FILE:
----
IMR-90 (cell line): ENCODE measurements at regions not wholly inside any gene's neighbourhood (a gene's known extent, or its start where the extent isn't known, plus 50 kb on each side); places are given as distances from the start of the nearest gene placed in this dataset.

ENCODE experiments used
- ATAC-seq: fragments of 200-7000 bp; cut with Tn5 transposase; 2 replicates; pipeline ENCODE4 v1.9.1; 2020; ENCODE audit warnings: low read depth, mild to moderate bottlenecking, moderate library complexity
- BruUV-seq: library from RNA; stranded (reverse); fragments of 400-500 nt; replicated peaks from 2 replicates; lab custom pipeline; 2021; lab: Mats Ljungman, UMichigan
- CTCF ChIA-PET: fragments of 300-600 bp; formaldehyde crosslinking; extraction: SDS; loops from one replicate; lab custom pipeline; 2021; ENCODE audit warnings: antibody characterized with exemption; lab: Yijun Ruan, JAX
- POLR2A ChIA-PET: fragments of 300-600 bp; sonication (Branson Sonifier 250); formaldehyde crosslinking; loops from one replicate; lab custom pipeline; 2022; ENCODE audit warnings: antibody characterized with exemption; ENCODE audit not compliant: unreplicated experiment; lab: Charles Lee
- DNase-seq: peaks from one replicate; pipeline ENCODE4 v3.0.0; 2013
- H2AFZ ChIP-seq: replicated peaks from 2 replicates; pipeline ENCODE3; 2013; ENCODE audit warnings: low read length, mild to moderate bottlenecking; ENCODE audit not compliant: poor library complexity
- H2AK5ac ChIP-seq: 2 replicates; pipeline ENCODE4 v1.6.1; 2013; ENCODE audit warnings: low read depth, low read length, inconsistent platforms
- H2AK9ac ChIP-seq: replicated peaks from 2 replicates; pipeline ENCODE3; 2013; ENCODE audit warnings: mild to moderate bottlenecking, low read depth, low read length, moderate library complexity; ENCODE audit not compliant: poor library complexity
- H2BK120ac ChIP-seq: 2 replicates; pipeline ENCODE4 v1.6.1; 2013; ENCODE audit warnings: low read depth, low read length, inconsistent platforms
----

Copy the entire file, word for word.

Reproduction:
IMR-90 (cell line): ENCODE measurements at regions not wholly inside any gene's neighbourhood (a gene's known extent, or its start where the extent isn't known, plus 50 kb on each side); places are given as distances from the start of the nearest gene placed in this dataset.

ENCODE experiments used
- ATAC-seq: fragments of 200-7000 bp; cut with Tn5 transposase; 2 replicates; pipeline ENCODE4 v1.9.1; 2020; ENCODE audit warnings: low read depth, mild to moderate bottlenecking, moderate library complexity
- BruUV-seq: library from RNA; stranded (reverse); fragments of 400-500 nt; replicated peaks from 2 replicates; lab custom pipeline; 2021; lab: Mats Ljungman, UMichigan
- CTCF ChIA-PET: fragments of 300-600 bp; formaldehyde crosslinking; extraction: SDS; loops from one replicate; lab custom pipeline; 2021; ENCODE audit warnings: antibody characterized with exemption; lab: Yijun Ruan, JAX
- POLR2A ChIA-PET: fragments of 300-600 bp; sonication (Branson Sonifier 250); formaldehyde crosslinking; loops from one replicate; lab custom pipeline; 2022; ENCODE audit warnings: antibody characterized with exemption; ENCODE audit not compliant: unreplicated experiment; lab: Charles Lee
- DNase-seq: peaks from one replicate; pipeline ENCODE4 v3.0.0; 2013
- H2AFZ ChIP-seq: replicated peaks from 2 replicates; pipeline ENCODE3; 2013; ENCODE audit warnings: low read length, mild to moderate bottlenecking; ENCODE audit not compliant: poor library complexity
- H2AK5ac ChIP-seq: 2 replicates; pipeline ENCODE4 v1.6.1; 2013; ENCODE audit warnings: low read depth, low read length, inconsistent platforms
- H2AK9ac ChIP-seq: replicated peaks from 2 replicates; pipeline ENCODE3; 2013; ENCODE audit warnings: mild to moderate bottlenecking, low read depth, low read length, moderate library complexity; ENCODE audit not compliant: poor library complexity
- H2BK120ac ChIP-seq: 2 replicates; pipeline ENCODE4 v1.6.1; 2013; ENCODE audit warnings: low read depth, low read length, inconsistent platforms